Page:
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a heart across the ocean


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Hawaii: Our Trip to Paradise

I never really envisioned my husband and I travelling to Hawaii this year until sometime in mid of July. It began with pictures of the beautiful turquoise waters of the Pacific incessantly rolling in my husband’s mind. Although Hawaii is on our Bucket List of places to visit, it definitely was not one of our top priorities because of money and distance. Yes, Hawaii is quite expensive. However, it seemed like the more and more we absorbed YouTube videos of its glorious islands, the more and more we were lured with the desire to see them. So, one day we just threw in the towel and decided to book our tickets and reserve our hotel accommodations.

Survivors Challenge

If there’s one thing I wanted to skip from this trip, it’s definitely the loooong flight. My husband and I share the same sentiment when it comes to going through the stressful airport and all the other associated commotion. Getting through the long line to check-in and board the plane is one thing, but being trapped in your seat for hours with limited space and food available is, I must say, the ultimate challenge.

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The flight distance from Florida to Hawaii is 4,724 miles. From Orlando we flew to Phoenix for 4.5 hours (plus 1 hour layover), followed by another 7.5 hours flight to Honolulu. A total of 12 hours in flight, which I thought lasted forever. After traversing three time zones and enduring stagecoach type turbulence, I was relieved when we finally landed. Ahhh, freedom! I unbuckled my seatbelt, and right on cue, I heard the flight attendant say, Aloha! For the first time in 12 hours, I was able to smile.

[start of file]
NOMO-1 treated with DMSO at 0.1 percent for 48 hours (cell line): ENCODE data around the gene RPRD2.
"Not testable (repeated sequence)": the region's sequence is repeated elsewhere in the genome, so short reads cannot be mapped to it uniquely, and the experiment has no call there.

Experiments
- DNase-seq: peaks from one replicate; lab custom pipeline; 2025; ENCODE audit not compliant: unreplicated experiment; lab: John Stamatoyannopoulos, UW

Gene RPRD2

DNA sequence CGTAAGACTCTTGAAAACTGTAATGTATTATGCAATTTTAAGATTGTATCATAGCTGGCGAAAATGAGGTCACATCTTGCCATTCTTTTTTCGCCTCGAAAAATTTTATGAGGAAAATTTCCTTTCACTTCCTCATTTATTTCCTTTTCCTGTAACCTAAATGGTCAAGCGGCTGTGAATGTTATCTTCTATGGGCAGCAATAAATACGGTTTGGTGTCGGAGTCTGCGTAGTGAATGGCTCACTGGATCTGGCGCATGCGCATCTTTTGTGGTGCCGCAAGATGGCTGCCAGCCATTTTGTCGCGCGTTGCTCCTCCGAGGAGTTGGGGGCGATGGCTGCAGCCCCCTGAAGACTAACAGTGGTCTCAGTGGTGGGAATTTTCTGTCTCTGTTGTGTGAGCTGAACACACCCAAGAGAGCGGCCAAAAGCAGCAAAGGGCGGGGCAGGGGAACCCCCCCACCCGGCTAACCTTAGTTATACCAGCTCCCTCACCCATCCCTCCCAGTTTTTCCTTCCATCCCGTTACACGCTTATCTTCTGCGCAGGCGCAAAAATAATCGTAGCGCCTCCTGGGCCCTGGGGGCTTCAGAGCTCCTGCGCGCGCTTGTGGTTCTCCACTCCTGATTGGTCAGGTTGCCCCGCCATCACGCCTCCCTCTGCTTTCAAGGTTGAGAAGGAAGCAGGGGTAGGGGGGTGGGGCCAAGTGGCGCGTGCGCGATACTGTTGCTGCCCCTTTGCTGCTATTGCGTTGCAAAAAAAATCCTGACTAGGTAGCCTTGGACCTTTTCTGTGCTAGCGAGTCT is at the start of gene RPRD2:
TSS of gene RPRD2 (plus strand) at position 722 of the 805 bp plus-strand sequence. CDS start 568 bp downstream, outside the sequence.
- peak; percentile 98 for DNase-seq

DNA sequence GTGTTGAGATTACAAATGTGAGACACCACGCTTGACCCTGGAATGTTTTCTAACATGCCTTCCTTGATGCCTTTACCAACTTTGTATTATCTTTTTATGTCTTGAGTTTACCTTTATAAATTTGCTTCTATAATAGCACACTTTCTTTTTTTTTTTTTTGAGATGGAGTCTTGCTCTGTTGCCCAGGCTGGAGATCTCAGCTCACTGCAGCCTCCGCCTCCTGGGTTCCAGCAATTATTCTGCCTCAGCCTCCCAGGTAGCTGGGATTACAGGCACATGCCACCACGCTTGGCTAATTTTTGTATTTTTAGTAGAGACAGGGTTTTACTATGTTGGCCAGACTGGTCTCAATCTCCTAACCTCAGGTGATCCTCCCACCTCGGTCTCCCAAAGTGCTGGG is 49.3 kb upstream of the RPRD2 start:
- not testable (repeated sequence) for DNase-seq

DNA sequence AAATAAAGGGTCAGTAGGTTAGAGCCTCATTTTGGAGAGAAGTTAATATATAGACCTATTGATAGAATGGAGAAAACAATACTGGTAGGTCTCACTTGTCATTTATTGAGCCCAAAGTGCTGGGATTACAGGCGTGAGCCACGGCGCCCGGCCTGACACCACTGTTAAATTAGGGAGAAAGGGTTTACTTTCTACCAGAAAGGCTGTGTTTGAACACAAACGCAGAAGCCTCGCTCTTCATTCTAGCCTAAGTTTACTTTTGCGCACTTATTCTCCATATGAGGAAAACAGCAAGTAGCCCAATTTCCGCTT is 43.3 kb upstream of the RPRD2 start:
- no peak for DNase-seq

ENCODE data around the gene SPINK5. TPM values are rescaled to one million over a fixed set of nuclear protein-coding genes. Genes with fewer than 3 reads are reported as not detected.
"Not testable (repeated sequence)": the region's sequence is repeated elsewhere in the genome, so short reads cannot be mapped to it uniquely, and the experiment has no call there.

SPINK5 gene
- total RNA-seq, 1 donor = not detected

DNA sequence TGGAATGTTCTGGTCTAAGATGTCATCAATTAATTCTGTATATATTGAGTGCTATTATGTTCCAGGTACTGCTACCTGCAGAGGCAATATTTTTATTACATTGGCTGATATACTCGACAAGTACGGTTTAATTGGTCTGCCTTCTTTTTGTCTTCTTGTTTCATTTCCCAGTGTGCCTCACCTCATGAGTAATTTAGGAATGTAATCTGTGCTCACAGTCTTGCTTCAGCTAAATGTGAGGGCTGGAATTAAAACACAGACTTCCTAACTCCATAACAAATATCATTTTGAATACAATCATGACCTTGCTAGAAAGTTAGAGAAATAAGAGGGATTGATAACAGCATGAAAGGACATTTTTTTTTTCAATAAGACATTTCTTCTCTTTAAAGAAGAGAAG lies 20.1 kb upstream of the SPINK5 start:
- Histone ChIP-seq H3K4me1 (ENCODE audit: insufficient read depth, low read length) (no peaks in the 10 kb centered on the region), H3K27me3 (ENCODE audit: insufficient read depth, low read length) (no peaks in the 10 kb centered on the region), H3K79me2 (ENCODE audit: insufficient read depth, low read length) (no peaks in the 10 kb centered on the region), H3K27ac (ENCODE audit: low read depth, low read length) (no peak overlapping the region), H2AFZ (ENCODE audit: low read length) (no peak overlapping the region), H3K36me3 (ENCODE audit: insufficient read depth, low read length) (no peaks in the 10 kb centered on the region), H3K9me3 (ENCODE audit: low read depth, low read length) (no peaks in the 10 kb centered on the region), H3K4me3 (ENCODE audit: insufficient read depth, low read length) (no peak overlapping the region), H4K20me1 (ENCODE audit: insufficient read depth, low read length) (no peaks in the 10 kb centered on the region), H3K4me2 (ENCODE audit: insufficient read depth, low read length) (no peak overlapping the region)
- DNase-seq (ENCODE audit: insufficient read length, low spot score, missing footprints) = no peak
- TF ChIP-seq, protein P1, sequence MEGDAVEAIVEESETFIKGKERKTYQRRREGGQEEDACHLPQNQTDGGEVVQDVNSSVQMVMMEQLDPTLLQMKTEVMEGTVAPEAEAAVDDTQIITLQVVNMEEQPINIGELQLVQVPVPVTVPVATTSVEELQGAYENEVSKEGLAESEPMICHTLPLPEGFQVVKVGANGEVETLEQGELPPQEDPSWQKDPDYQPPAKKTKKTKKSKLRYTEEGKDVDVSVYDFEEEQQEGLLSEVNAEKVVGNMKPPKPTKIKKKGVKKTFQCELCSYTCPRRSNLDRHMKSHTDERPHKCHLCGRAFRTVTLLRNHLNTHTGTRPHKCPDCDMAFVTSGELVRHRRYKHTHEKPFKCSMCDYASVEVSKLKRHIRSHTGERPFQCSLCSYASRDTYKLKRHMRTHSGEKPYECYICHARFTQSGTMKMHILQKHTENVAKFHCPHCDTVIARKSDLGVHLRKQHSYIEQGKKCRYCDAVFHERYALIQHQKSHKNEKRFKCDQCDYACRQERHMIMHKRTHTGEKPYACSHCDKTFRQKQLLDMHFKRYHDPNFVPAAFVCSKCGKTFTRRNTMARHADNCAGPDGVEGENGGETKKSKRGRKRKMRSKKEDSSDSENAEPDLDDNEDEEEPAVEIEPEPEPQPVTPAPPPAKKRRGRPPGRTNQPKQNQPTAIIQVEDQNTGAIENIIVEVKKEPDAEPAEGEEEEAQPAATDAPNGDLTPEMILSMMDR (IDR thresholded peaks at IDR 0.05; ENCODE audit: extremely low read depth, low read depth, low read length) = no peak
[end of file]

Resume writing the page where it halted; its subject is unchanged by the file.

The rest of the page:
From the airport, our driver gave us a mini-tour of downtown Honolulu. I was excited to listen to his information while passing by some cultural, historical, and venues of significant interests such as the Aloha Tower, Hawaii Maritime Tower, and Chinatown. I was so taken in by his information and dry humor that I even forgot to take pictures. After a twenty minute drive, we reached our hotel, which is located on Waikiki. I looked at my watch; it was almost 3:00 p.m. (9:00 p.m. Florida time). I was hungry, but all I could think of was going to bed. It didn’t take long before I dozed off to sleep. When I woke up, it was already 3:00 a.m. I heard my stomach growling like a hungry lion. I tossed and turned uncertain of what to do. I was stricken by jet lag!

The Fun Begins

Waikiki is Oahu’s major hotel and resort area. I couldn’t believe how many visitors, mostly Japanese, stay on Waikiki. Along the main strip of Kalakaua Avenue, there’s a wide array of available activities for guests. They include shopping, dining, watersports, and entertainment. In my honest opinion, Waikiki area is for laid-back tourists like us who just wanted to enjoy and soak in the natural beauty of Hawaii. It’s definitely gorgeous! Here are some images I captured on our first day.

To be continued…

“Look deep into nature, and then you will understand better.” – Albert Einstein 


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Challenges are Challenging

Do you remember my LFBG Challenge in 2015? Those who are following my blogs, of course, know that it eventually succumbed to an unfortunate crash and burn halfway to the finish line. However, in fairness, although I came up short in completing that challenge, I can honestly say that I successfully scored several opportunities for growth that year.

Then the calendar flipped over to a new year, and just early this year I agreed to my friend’s photo challenge. The idea was to support each other in our quest to hone our skills in photography. When we launched our challenge, we were the embodiment of persistence. Every week we deliberately assigned themes and excitedly exchanged images we had taken. I thought it was fun as I was constantly creating opportunities to go out to take pictures. However, things have changed. My friend’s schedule became demanding and our challenges slowly died a natural death. So sad!